The next-biggest winner last night was none other than Sarah Palin. Palin continues to prove the size of her clout within both the Republican Party and the Tea Party in a dramatic fashion. In other races where Palin has endorsed candidates, alternate explanations have abounded about why her chosen candidate won. But O'Donnell's victory can be traced directly to Palin and the Tea Party Express, who poured money into the race at the very end (Delaware is a very cheap media market, so it didn't take all that much to do so). After the 2010 elections take place, the entire political punditry world will shift its attention to the 2012 presidential race (some pundits have already shifted their focus even now). Over on the Republican side, there are a whole bunch of likely candidates who will be vying for this attention. But none of them have shown the clout and power that Palin has so far shown, in raw numbers of people turning up at the ballot box. Think about it -- have you heard any stories this year about who Mitt Romney has endorsed? Or Mike Huckabee? Neither have I. And Palin won't even be tarnished if her endorsed candidates ultimately lose, because the Republican nomination will take place in the same primary elections she's been picking winners in. The primaries, to state the obvious, determine the party's nominee. Which is why Palin is, more and more, becoming almost the de facto frontrunner for the Republican 2012 nomination.

Christine O'Donnell was also a winner last night, but she'd better enjoy this sensation while it lasts. Like most Tea Party candidates, she's said a few rather extreme things in her time, and this is the point where they're all about to catch up with her. If I were her, I'd immediately begin campaigning on some sort of distracting issue in the hopes that all her previous words get conveniently ignored in the fray. Perhaps she should come out for Delaware claiming the entire DelMarVa peninsula (which, today, includes all of Delaware, Maryland's Eastern Shore, and a tiny slice of Virginia) as their own -- maybe that could fire up her state's voters enough that they'll ignore the other kooky things she's said. At this point, it's about the only chance she'll have.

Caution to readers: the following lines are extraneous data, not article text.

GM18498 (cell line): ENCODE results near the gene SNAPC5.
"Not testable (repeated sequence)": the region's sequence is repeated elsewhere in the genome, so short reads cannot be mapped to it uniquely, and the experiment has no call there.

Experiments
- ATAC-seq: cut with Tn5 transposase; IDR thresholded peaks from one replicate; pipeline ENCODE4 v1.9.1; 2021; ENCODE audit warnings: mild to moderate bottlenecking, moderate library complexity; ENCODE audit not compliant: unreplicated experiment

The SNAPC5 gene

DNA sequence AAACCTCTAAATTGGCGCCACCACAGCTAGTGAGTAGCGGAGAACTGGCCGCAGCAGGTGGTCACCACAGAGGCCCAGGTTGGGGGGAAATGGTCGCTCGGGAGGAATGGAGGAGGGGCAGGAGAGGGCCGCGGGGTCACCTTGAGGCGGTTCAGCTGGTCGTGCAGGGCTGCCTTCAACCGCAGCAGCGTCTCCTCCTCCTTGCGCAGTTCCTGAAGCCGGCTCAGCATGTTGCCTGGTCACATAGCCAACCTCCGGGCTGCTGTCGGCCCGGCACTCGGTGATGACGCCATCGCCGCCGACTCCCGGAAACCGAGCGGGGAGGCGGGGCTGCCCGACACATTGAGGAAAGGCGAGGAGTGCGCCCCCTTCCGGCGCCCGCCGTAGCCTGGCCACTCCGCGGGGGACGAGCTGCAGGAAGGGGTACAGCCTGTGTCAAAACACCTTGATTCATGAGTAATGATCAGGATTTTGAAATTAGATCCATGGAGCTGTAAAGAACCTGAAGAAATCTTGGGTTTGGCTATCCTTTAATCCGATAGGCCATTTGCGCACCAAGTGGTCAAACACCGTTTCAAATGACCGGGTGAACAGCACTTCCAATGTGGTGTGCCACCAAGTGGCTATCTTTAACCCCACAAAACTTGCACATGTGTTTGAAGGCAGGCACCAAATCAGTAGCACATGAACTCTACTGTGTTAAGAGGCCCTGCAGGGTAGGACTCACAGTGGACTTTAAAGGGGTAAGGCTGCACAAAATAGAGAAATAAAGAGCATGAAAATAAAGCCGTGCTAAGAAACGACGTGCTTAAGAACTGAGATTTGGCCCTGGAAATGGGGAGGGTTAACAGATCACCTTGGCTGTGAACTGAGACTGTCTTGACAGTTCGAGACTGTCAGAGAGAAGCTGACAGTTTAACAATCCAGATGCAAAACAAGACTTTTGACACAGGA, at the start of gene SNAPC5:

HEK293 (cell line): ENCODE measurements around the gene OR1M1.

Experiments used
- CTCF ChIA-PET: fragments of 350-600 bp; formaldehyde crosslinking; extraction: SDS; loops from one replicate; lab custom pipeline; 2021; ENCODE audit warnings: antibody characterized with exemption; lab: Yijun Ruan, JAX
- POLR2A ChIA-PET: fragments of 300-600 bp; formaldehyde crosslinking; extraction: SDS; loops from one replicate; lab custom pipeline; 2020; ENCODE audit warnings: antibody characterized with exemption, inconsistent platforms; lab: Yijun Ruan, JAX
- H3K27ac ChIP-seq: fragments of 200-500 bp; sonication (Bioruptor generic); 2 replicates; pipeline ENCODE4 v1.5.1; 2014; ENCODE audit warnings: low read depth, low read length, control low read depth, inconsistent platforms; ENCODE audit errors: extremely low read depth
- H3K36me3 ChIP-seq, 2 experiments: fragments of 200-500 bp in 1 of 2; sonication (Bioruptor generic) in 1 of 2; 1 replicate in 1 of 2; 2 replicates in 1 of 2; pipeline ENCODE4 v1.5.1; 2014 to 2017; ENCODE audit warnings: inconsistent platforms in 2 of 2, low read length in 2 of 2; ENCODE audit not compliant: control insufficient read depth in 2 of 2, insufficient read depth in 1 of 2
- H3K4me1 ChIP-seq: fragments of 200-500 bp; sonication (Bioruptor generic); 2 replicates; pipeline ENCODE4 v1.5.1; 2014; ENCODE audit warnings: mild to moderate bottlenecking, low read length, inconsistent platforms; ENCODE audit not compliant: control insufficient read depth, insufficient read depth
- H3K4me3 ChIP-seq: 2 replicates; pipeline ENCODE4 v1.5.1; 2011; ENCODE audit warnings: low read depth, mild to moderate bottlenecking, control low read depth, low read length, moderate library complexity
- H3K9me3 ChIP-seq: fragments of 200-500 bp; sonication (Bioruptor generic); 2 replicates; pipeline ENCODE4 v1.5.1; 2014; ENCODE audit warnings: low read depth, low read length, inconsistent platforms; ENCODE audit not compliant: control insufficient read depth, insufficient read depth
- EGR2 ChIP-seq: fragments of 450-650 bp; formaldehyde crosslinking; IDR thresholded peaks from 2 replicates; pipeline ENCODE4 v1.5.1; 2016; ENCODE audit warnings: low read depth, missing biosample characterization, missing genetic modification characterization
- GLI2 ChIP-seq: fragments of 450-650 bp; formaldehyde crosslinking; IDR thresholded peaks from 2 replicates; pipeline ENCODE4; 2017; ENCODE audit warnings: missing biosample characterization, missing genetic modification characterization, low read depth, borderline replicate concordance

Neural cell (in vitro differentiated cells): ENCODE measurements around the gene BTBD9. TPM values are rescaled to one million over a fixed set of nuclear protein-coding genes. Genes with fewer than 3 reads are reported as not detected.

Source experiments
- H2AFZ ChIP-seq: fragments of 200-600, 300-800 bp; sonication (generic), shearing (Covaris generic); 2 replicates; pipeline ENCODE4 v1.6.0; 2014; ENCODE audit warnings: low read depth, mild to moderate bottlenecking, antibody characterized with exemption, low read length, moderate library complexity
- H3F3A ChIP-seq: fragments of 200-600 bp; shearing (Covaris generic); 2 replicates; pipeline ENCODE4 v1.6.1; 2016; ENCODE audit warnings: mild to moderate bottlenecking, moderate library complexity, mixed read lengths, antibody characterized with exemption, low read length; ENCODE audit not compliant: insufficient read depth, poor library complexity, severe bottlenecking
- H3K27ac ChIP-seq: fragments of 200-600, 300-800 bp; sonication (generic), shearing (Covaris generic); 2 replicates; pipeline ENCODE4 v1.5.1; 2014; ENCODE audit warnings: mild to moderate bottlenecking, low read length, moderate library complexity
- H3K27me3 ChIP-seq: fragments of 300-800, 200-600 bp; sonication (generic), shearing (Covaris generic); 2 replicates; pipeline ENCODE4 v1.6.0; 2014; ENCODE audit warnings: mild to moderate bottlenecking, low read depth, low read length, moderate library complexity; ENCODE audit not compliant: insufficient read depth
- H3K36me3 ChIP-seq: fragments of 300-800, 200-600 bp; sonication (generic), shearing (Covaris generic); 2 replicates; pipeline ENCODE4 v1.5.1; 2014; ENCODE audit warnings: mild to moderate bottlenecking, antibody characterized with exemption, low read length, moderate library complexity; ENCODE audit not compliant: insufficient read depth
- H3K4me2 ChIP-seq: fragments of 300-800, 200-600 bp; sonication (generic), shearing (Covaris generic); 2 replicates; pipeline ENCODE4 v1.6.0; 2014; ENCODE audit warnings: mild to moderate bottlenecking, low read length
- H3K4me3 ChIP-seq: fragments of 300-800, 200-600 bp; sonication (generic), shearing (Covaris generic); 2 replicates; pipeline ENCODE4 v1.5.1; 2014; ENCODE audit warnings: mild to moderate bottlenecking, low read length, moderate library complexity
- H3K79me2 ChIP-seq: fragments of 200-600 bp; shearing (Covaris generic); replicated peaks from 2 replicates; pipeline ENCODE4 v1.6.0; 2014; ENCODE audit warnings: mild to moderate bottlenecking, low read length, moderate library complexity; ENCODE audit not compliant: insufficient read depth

But while it certainly is fun to expose the kookiness of yet another Tea Party candidate, Democrats shouldn't get too giddy. Granted, the Tea Party candidates have given Democrats a lot of leverage with the voters heading into November. Democrats everywhere can run under the unifying theme of "Too Extreme!" and point to the Tea Party candidates as proof. This helps them out a lot with independent voters, who may not relish the thought of voting Democratic this year, but also are prone to shy away from candidates that are perceived as too extreme (in either direction).

But the news is not all good for Democrats on this front. Sure, putting Delaware back in the Democratic column feels great, but not all Tea Party candidates are fairing so poorly. Rand Paul, whom all Democrats love to mock, is (if polls are to be believed) going to win in Kentucky. Florida's polling has shifted to Tea Party candidate Marco Rubio recently, and away from former Republican Charlie Crist. Joe Miller is running consistently in the lead in Alaska. And the Tea Party will almost surely pick up Utah's Senate seat as well. That's a lot of Tea Partiers we'll likely be addressing as "Senator" in the very near future. Perceived Tea Party craziness will likely keep Delaware's seat in Democratic hands, but there's only one other major Senate race where Democrats have a chance to beat this perceived craziness -- Nevada. Harry Reid may win a race (because of the opponent he's drawn) that he should, by all rights, be getting trounced in -- but this is going to be a close race, and Sharron Angle may actually squeak out a win.

So, when you put things in perspective, the Tea Party candidates don't look all that weak outside of Delaware. I certainly don't want to rain on the Democratic parade this morning after the stunning Republican primary in Delaware, because (as I said) we've had few enough of these bright moments in the campaign so far. Because, while the Tea Party may have stormed the wrong Castle last night, come November quite a few of them may indeed storm their way into the Senate itself. Which is not exactly cause for celebration.

 

Chris Weigant blogs at: